Universities could be fined for no platforming anti-trans speakers

A Government minister has threatened fines against universities which ban speakers with transphobic views from appearing.

Jo Johnson, the Universities Minister has repeated threats against universities that ban speakers like Germaine Greer who has made a string of transphobic comments.

The minister earlier this year said that academic institutions cannot prevent ban speakers with transphobic or homophobic views.

Johnson threatened to hit universities with fines and other sanctions if they prevent events from going ahead due to controversial speakers.

He has doubled down on that threat in a new interview with BBC Radio 4’s Today Programme.


Johnson confirmed plans for the Office for Students (OfS) to have powers to fine or suspend institutions that use no platforming to block speakers from appearing.

He said: “The Office for Students will have a range of remedies at its disposal which do include fines at the more extreme end of the spectrum. I think it is important that we look at the cases mentioned.

“These are speakers who have been potentially banned or harried under no-platforming or safe spaces decisions. On all reasonable definitions, they are advocates of openness and liberal values and should be welcomed on our campuses.”

Johnson also claimed that some universities had lists of “trigger words” which were used to determine whether speakers could appear and whether books should appear in libraries.

He said that students should be “resilient and learn to deal with controversial opinions”.

When he spoke earlier this year, the minister singled out controversies over speakers with transphobic views, including author Germaine Greer.

The feminist author has faced protests at events for her avowedly anti-trans beliefs, having called for women’s colleges to eject transgender students.

Greer claimed last year: “Just because you lop off your d**k and then wear a dress doesn’t make you a f***ing woman”.

Speaking to The Times back in October, Johnson said new rules were needed and branded it “preposterous” to ban Greer from speaking – though PinkNews is not aware of any occasions on which she has actually been actively banned from doing so by a University.

He said: “She has every right, if invited, to give views on difficult and awkward subjects… no-platforming and safe spaces shouldn’t be used to shut down legitimate free speech.”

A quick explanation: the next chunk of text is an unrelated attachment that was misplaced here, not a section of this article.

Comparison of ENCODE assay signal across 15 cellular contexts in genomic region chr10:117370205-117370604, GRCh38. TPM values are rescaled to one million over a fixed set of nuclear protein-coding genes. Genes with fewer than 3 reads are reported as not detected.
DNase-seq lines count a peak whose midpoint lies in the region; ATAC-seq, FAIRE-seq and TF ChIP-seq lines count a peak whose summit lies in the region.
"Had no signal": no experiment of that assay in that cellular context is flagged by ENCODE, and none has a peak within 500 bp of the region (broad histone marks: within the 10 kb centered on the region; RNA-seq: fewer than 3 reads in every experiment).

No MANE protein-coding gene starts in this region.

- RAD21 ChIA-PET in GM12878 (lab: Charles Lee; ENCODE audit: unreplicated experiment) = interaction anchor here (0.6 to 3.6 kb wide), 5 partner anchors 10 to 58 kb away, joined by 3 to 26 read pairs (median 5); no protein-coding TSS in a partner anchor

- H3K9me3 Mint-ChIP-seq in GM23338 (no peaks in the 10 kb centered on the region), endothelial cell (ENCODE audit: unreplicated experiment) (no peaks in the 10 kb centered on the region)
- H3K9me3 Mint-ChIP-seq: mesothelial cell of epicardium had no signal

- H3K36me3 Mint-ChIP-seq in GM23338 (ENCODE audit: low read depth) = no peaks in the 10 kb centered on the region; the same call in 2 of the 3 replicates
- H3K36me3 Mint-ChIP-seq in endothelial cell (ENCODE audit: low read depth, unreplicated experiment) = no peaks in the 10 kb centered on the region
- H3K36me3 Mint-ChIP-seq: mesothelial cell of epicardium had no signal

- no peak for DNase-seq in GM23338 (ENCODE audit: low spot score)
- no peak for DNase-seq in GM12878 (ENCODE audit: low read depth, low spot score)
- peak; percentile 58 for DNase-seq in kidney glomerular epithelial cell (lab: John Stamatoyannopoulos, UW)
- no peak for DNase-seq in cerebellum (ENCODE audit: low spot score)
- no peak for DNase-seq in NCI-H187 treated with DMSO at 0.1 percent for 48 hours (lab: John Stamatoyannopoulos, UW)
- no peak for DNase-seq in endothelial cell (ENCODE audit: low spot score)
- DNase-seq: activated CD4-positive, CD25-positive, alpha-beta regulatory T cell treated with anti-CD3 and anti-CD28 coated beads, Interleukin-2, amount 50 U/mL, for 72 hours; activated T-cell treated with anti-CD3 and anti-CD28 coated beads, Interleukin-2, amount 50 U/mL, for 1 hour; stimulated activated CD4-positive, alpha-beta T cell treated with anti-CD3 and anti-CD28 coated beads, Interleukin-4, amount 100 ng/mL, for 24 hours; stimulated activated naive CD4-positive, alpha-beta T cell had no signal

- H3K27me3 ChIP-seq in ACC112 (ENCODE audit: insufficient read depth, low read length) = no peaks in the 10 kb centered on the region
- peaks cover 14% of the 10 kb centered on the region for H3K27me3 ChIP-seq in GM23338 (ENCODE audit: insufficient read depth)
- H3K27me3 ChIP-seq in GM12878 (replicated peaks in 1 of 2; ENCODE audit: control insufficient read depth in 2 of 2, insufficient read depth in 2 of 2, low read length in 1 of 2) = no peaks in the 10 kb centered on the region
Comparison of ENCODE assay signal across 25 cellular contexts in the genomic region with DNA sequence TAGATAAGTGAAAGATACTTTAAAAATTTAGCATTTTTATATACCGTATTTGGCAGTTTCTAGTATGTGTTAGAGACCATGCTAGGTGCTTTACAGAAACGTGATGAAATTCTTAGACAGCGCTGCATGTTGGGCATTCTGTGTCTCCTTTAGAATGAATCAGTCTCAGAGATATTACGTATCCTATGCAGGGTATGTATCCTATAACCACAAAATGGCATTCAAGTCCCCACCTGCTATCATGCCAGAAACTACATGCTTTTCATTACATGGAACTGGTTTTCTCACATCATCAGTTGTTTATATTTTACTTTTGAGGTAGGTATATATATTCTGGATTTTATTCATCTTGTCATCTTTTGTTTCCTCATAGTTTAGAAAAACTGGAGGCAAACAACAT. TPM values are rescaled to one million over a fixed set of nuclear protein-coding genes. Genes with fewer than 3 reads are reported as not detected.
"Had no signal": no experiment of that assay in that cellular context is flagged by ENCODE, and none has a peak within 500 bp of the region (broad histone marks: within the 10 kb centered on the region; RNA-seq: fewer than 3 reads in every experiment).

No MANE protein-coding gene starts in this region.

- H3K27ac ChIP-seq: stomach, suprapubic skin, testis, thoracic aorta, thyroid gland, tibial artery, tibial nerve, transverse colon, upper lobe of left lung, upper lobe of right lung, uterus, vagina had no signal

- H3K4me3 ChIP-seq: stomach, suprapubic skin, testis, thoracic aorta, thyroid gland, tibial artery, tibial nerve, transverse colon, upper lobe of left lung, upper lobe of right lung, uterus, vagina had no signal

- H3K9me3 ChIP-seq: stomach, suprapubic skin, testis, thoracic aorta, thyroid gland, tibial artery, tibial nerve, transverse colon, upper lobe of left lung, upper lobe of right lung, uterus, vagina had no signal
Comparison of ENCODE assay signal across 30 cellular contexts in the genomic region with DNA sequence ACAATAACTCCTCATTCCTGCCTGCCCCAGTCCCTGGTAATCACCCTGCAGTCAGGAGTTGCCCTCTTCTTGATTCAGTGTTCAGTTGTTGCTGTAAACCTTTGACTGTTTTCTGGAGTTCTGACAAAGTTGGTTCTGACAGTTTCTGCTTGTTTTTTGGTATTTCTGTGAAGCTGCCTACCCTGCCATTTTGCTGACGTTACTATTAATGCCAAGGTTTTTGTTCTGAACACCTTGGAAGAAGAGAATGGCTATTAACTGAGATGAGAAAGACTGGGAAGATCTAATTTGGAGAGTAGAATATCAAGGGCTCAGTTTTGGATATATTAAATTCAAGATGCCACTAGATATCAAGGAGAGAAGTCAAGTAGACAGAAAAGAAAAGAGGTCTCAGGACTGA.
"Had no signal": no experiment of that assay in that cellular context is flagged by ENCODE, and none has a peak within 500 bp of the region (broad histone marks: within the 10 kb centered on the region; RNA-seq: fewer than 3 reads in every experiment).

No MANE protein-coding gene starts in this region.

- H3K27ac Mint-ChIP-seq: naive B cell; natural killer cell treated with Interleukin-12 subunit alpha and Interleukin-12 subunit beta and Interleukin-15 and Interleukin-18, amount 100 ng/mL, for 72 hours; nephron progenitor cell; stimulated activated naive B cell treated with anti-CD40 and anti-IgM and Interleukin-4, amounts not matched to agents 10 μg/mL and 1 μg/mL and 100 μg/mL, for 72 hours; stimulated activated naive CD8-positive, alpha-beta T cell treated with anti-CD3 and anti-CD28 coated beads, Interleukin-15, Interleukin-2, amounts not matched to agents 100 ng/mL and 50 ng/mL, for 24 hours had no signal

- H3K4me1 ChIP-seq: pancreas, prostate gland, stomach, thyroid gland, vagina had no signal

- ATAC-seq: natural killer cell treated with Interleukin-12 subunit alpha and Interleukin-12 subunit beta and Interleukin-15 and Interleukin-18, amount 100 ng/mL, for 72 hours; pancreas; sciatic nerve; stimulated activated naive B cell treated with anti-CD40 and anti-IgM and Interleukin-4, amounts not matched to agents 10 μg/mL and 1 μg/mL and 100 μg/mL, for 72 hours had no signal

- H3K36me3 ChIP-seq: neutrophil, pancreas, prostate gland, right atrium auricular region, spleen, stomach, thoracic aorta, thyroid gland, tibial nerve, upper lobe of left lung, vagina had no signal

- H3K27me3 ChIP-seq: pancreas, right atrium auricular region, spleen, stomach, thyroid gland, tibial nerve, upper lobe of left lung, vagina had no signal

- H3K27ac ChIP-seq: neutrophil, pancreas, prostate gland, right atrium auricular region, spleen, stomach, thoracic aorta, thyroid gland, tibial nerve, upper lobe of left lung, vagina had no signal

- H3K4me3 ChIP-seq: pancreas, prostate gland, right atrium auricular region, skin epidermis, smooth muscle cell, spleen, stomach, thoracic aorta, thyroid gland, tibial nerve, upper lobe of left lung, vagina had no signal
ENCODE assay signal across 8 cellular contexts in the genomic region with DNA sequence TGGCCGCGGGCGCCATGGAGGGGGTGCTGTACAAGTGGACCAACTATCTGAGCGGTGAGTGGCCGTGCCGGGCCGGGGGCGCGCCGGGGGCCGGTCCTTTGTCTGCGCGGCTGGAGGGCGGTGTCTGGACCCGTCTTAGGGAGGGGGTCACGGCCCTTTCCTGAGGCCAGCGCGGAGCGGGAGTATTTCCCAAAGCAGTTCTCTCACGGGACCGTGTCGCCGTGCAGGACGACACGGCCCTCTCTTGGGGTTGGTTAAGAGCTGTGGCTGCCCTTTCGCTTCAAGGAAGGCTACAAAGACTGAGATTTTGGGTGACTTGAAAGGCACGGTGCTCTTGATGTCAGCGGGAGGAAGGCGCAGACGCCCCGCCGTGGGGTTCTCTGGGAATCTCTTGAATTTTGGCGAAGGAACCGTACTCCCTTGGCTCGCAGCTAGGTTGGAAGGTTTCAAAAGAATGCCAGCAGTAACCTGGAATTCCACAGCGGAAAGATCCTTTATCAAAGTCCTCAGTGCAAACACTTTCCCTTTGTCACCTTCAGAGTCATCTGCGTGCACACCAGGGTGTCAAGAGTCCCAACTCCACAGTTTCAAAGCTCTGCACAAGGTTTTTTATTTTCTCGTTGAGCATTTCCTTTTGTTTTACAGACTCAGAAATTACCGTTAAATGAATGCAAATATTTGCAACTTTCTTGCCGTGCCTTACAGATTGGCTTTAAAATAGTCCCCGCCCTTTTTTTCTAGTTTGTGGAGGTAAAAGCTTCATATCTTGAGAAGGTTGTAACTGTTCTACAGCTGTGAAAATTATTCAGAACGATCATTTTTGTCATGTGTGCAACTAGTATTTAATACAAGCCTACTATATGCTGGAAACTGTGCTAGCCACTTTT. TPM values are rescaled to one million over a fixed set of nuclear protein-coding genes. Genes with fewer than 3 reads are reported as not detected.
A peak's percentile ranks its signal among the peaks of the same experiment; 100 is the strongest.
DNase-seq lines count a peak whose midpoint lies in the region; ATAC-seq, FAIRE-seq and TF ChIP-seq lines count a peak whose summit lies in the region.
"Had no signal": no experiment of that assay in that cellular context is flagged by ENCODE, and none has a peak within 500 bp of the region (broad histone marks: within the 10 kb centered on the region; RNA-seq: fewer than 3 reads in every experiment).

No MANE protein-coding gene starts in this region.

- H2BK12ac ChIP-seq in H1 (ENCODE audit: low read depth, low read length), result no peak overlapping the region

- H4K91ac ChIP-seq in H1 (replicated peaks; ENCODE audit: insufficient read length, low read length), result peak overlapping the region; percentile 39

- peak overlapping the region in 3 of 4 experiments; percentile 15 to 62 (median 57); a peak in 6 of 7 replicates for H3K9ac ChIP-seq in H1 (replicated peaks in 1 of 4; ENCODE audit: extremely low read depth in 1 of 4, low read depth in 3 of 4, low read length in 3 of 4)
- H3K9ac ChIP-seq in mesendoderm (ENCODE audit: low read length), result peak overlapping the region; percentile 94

“Our young people and students need to accept the legitimacy of healthy vigorous debate in which people can disagree with one another.

“That’s how ideas get tested, prejudices exposed and society advances. Universities mustn’t be places in which free speech is stifled.”

Germaine Greer (Photo by Gaye Gerard/Getty Images)

He told the newspaper at the time that universities that fail to comply “could be fined, suspended or ultimately deregistered” by the newly-established Office for Students.

Johnson, the brother of Foreign Secretary and Brexit leader Boris Johnson, claimed the rules are needed “to protect freedom of speech”.

But students’ reps say the rules are hypocritical, given the UK government has previously extensively intervened to ban religious speakers spreading anti-LGBT views on university campuses.

Former Prime Minister David Cameron previously vowed to “name and shame” extremists who espouse anti-LGBT views at universities.

Mr Cameron said at the time: “All public institutions have a role to play in rooting out and challenging extremism.

“It is not about oppressing free speech or stifling academic freedom, it is about making sure that radical views and ideas are not given the oxygen they need to flourish.”

Johnson’s statement seems markedly different.

He said: “Freedom of speech is a fundamentally British value which is undermined by a reluctance of institutions to embrace healthy vigorous debate. Our universities must open minds not close them.”

Johnson added: “It goes to the heart of our democratic values and is a principle universities hold dear.

“I know there is good practice out there, and am proud that some of our university leaders and academics have publicly defended free speech.

“But there are still examples of censorship where groups have sought to stifle those who do not agree with them.

“I want the OfS to work with universities to encourage a culture of openness and debate and ensure that those with different backgrounds or perspectives can flourish in a higher education environment.”